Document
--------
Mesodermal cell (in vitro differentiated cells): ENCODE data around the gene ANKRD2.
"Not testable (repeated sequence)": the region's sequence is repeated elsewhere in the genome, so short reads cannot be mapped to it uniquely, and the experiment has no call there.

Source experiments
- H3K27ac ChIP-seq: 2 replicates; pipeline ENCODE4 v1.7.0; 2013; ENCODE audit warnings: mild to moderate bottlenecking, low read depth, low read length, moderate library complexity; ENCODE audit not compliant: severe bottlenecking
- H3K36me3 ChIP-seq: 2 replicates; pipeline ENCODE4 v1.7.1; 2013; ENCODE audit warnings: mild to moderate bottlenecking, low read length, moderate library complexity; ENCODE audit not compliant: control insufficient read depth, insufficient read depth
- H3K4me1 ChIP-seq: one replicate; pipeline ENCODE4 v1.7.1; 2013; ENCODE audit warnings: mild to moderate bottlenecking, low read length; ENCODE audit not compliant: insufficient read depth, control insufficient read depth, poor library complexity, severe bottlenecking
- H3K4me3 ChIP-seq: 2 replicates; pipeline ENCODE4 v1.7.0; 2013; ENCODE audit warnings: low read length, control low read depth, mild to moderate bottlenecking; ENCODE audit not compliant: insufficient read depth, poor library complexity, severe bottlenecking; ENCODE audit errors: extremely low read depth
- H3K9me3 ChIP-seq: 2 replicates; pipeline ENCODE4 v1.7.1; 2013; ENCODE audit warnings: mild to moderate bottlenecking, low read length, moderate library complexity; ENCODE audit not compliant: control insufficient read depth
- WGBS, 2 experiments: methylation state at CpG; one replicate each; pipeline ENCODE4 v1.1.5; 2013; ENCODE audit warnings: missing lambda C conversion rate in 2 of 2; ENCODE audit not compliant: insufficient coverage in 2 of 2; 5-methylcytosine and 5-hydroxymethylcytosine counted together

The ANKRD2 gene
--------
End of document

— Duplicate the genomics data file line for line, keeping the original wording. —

Mesodermal cell (in vitro differentiated cells): ENCODE data around the gene ANKRD2.
"Not testable (repeated sequence)": the region's sequence is repeated elsewhere in the genome, so short reads cannot be mapped to it uniquely, and the experiment has no call there.

Source experiments
- H3K27ac ChIP-seq: 2 replicates; pipeline ENCODE4 v1.7.0; 2013; ENCODE audit warnings: mild to moderate bottlenecking, low read depth, low read length, moderate library complexity; ENCODE audit not compliant: severe bottlenecking
- H3K36me3 ChIP-seq: 2 replicates; pipeline ENCODE4 v1.7.1; 2013; ENCODE audit warnings: mild to moderate bottlenecking, low read length, moderate library complexity; ENCODE audit not compliant: control insufficient read depth, insufficient read depth
- H3K4me1 ChIP-seq: one replicate; pipeline ENCODE4 v1.7.1; 2013; ENCODE audit warnings: mild to moderate bottlenecking, low read length; ENCODE audit not compliant: insufficient read depth, control insufficient read depth, poor library complexity, severe bottlenecking
- H3K4me3 ChIP-seq: 2 replicates; pipeline ENCODE4 v1.7.0; 2013; ENCODE audit warnings: low read length, control low read depth, mild to moderate bottlenecking; ENCODE audit not compliant: insufficient read depth, poor library complexity, severe bottlenecking; ENCODE audit errors: extremely low read depth
- H3K9me3 ChIP-seq: 2 replicates; pipeline ENCODE4 v1.7.1; 2013; ENCODE audit warnings: mild to moderate bottlenecking, low read length, moderate library complexity; ENCODE audit not compliant: control insufficient read depth
- WGBS, 2 experiments: methylation state at CpG; one replicate each; pipeline ENCODE4 v1.1.5; 2013; ENCODE audit warnings: missing lambda C conversion rate in 2 of 2; ENCODE audit not compliant: insufficient coverage in 2 of 2; 5-methylcytosine and 5-hydroxymethylcytosine counted together

The ANKRD2 gene